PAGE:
For the past eight years, Mayers has worked for the Marine Corps at Quantico as a civilian engineer. He received the Superior Civilian Service award for 2002-03. Prior to his service at Quantico, he worked for the Navy in Arlington and Norfolk.
Mayers earned a bachelor's degree in electrical engineering from Old Dominion University in 1991. In 1989, he had earned a bachelor's degree in physics from Longwood University in Farmville.
Mayers compared joining the organization to volunteering for military service.
The type of work is really the only aspect of the assignment that is certain, he said. Other aspects such as place and time fluctuate.
"It's a good little test run to check your patience," he said about the process.
The idea, Johnston explained, is that volunteers join to serve countries.
"You can show a preference, but you are placed where you are needed," she said.
More than two months ago, Mayers received an invitation to Bulgaria. More paperwork followed. He received information about the country and language skills material.
Volunteers receive a stipend for living expenses. From this, Mayers will have to acquire an apartment, purchase food and supplies and make arrangements for his transportation. He will also receive about $6,000 at the end of his service.
"I'm going to miss my car," he said. "It's just the idea of getting in a car and driving wherever I want."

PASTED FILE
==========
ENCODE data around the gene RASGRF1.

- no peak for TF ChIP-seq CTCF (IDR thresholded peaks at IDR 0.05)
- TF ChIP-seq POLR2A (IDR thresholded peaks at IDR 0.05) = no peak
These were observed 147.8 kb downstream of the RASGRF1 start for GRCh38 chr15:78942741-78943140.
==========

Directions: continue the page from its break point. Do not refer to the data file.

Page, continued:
In some of the earlier paperwork, Mayers was asked how this assignment tied into his life goals. Mayers admits that he enjoys meeting people of different cultures. He also mentioned an interest quirk: He daydreams about problem-solving. He is always wondering how something can be improved.
"Sometimes I can't turn it off," said Mayers.
Since he can't stop it, he may as well use it to benefit a country.
To reach KATHLEEN LEWIS: 540/374-5000 ext. 5749 firstname.lastname@example.org
When this story was prepared, here was the front page of PCOL magazine:
This Month's Issue: August 2004
Teresa Heinz Kerry celebrates the Peace Corps Volunteer as one of the best faces America has ever projected in a speech to the Democratic Convention. The National Review disagreed and said that Heinz's celebration of the PCV was "truly offensive." What's your opinion and who can come up with the funniest caption for our Current Events Funny?
Exclusive: Director Vasquez speaks out in an op-ed published exclusively on the web by Peace Corps Online saying the Dayton Daily News' portrayal of Peace Corps "doesn't jibe with facts."
In other news, the NPCA makes the case for improving governance and explains the challenges facing the organization, RPCV Bob Shaconis says Peace Corps has been a "sacred cow", RPCV Shaun McNally picks up support for his Aug 10 primary and has a plan to win in Connecticut, and the movie "Open Water" based on the negligent deaths of two RPCVs in Australia opens August 6. Op-ed's by RPCVs: Cops of the World is not a good goal and Peace Corps must emphasize community development.
Read the stories and leave your comments.